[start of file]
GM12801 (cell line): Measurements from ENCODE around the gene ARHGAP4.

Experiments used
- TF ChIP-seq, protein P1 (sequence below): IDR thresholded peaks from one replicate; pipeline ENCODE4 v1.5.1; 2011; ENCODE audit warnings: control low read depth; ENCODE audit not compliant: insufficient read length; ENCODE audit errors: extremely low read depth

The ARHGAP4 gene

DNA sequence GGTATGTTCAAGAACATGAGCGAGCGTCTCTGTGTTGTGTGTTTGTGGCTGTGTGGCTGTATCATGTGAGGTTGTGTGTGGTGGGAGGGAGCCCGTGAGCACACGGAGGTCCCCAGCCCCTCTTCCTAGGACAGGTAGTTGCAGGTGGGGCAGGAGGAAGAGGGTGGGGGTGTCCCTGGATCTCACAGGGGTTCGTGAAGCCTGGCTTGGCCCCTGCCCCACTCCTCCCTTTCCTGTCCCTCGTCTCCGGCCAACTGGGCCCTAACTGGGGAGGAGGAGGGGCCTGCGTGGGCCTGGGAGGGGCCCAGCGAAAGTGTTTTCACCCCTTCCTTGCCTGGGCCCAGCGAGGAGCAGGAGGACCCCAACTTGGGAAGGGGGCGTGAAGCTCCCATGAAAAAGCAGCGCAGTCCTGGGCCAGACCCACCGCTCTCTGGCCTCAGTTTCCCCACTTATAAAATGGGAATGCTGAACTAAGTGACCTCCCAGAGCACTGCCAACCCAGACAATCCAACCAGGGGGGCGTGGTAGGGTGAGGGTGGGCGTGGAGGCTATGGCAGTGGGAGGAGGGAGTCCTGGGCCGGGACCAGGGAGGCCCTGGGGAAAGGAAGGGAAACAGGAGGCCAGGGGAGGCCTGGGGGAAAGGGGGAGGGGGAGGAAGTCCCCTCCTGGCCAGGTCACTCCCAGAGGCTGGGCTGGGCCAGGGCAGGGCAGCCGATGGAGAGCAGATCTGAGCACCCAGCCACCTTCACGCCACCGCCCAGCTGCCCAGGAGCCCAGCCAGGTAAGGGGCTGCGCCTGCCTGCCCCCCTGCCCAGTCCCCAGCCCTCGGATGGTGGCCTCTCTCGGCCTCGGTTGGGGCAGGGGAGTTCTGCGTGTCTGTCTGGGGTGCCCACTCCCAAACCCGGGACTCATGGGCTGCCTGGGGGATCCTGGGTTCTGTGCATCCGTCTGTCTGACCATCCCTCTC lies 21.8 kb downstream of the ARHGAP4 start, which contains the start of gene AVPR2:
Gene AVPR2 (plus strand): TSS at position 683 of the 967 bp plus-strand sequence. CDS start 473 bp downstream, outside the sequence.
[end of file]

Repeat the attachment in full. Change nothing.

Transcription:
GM12801 (cell line): Measurements from ENCODE around the gene ARHGAP4.

Experiments used
- TF ChIP-seq, protein P1 (sequence below): IDR thresholded peaks from one replicate; pipeline ENCODE4 v1.5.1; 2011; ENCODE audit warnings: control low read depth; ENCODE audit not compliant: insufficient read length; ENCODE audit errors: extremely low read depth

The ARHGAP4 gene

DNA sequence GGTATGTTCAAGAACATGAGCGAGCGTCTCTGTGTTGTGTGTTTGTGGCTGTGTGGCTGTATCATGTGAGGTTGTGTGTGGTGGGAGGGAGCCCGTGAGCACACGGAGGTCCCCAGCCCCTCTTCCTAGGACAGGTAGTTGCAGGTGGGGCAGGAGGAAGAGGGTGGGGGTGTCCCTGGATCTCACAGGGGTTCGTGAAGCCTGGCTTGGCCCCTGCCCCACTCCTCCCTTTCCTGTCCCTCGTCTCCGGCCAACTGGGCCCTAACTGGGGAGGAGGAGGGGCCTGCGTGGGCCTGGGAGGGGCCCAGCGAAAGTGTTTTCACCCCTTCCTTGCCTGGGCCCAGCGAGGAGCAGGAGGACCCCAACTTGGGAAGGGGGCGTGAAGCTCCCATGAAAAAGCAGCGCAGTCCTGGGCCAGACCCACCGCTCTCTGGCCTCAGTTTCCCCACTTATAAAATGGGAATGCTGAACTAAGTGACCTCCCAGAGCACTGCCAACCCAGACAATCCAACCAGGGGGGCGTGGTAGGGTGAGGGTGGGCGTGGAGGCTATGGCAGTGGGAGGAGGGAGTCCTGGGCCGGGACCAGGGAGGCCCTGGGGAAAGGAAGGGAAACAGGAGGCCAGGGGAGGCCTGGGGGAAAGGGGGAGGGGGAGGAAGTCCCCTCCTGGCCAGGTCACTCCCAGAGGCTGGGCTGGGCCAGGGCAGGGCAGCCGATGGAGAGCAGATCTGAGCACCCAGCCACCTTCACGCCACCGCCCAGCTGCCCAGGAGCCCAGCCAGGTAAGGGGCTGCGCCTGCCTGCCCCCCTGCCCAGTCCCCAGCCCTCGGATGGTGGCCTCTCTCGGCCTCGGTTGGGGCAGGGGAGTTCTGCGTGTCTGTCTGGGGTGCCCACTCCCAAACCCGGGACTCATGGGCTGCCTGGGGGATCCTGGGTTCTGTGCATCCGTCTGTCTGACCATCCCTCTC lies 21.8 kb downstream of the ARHGAP4 start, which contains the start of gene AVPR2:
Gene AVPR2 (plus strand): TSS at position 683 of the 967 bp plus-strand sequence. CDS start 473 bp downstream, outside the sequence.